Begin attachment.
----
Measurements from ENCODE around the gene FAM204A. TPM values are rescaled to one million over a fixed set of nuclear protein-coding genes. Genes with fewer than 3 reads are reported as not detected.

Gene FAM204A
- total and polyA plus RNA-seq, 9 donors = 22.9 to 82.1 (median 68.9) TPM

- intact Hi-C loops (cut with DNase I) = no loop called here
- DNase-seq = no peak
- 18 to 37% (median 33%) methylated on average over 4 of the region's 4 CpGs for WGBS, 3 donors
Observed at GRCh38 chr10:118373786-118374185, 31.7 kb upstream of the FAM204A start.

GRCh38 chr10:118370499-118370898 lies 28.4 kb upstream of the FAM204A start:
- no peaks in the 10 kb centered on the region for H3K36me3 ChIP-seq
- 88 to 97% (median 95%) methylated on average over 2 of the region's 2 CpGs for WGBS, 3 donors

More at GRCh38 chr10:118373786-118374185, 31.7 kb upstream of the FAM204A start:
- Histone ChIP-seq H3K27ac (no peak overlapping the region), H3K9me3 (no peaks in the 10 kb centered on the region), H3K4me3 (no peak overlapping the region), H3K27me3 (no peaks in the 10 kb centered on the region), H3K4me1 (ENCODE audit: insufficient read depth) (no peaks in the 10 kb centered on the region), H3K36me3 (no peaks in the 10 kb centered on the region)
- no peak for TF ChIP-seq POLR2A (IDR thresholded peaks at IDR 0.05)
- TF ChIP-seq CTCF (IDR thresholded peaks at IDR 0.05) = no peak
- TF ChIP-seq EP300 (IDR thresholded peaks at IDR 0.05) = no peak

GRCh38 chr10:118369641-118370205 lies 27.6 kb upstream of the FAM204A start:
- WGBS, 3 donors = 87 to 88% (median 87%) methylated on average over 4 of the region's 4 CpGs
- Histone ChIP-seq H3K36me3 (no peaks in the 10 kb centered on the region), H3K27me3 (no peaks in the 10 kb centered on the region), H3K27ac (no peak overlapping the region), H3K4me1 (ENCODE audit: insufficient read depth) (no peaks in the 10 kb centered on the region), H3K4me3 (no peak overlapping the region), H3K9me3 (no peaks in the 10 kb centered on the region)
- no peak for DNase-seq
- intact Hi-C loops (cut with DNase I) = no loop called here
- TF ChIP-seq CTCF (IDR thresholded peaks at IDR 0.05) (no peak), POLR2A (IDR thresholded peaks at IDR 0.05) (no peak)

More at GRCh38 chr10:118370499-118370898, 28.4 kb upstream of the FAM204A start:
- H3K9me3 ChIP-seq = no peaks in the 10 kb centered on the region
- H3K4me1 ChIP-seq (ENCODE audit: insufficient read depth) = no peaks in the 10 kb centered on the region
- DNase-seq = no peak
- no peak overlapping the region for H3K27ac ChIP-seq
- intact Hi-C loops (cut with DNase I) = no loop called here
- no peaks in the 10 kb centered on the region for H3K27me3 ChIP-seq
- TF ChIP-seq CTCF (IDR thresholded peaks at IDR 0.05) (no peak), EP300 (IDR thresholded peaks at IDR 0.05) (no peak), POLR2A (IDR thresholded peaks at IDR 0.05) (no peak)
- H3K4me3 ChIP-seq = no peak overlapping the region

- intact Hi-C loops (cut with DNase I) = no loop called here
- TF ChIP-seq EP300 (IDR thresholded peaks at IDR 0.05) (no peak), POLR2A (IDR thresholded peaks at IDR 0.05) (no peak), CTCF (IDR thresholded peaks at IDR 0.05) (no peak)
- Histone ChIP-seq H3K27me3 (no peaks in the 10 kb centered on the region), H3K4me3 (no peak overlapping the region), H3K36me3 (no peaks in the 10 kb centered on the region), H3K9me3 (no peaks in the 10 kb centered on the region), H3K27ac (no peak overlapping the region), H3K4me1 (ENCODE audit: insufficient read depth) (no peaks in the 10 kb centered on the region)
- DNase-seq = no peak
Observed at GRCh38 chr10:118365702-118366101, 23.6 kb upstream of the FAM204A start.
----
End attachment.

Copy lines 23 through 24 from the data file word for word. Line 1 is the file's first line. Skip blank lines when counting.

- H3K9me3 ChIP-seq = no peaks in the 10 kb centered on the region
- H3K4me1 ChIP-seq (ENCODE audit: insufficient read depth) = no peaks in the 10 kb centered on the region